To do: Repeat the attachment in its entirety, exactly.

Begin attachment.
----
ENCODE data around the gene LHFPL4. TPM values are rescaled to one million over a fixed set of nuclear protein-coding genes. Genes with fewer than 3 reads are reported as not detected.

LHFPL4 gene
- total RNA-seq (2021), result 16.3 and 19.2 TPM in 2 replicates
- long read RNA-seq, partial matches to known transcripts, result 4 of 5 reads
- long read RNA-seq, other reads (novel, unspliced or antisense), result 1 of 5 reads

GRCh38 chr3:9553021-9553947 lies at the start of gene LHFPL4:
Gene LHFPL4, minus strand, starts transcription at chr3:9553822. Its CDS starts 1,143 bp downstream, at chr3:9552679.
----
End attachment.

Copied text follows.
ENCODE data around the gene LHFPL4. TPM values are rescaled to one million over a fixed set of nuclear protein-coding genes. Genes with fewer than 3 reads are reported as not detected.

LHFPL4 gene
- total RNA-seq (2021), result 16.3 and 19.2 TPM in 2 replicates
- long read RNA-seq, partial matches to known transcripts, result 4 of 5 reads
- long read RNA-seq, other reads (novel, unspliced or antisense), result 1 of 5 reads

GRCh38 chr3:9553021-9553947 lies at the start of gene LHFPL4:
Gene LHFPL4, minus strand, starts transcription at chr3:9553822. Its CDS starts 1,143 bp downstream, at chr3:9552679.